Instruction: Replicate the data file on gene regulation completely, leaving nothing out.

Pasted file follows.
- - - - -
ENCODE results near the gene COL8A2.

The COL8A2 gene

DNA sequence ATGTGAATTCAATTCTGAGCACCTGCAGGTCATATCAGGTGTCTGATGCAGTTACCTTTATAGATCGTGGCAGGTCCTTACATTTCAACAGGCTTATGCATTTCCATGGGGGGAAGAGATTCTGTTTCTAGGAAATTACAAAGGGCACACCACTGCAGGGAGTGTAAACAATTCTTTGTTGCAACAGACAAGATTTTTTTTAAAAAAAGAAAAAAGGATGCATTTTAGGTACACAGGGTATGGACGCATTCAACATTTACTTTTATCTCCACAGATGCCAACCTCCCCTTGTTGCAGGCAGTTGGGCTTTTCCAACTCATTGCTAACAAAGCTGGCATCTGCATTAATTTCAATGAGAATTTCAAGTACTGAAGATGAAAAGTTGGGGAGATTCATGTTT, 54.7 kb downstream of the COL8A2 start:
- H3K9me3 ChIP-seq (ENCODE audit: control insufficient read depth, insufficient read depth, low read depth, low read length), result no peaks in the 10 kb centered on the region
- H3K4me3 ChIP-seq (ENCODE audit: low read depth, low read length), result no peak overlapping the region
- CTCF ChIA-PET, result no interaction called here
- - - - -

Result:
ENCODE results near the gene COL8A2.

The COL8A2 gene

DNA sequence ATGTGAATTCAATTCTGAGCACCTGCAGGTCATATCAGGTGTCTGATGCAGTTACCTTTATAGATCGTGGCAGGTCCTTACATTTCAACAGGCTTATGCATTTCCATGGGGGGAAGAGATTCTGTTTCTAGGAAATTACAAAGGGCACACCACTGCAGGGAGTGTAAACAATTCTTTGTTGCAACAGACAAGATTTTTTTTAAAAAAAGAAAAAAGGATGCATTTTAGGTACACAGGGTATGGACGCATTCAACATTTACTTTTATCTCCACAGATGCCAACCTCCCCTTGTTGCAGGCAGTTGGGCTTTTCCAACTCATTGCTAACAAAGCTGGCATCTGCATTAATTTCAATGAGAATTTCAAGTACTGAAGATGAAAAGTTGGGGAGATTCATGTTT, 54.7 kb downstream of the COL8A2 start:
- H3K9me3 ChIP-seq (ENCODE audit: control insufficient read depth, insufficient read depth, low read depth, low read length), result no peaks in the 10 kb centered on the region
- H3K4me3 ChIP-seq (ENCODE audit: low read depth, low read length), result no peak overlapping the region
- CTCF ChIA-PET, result no interaction called here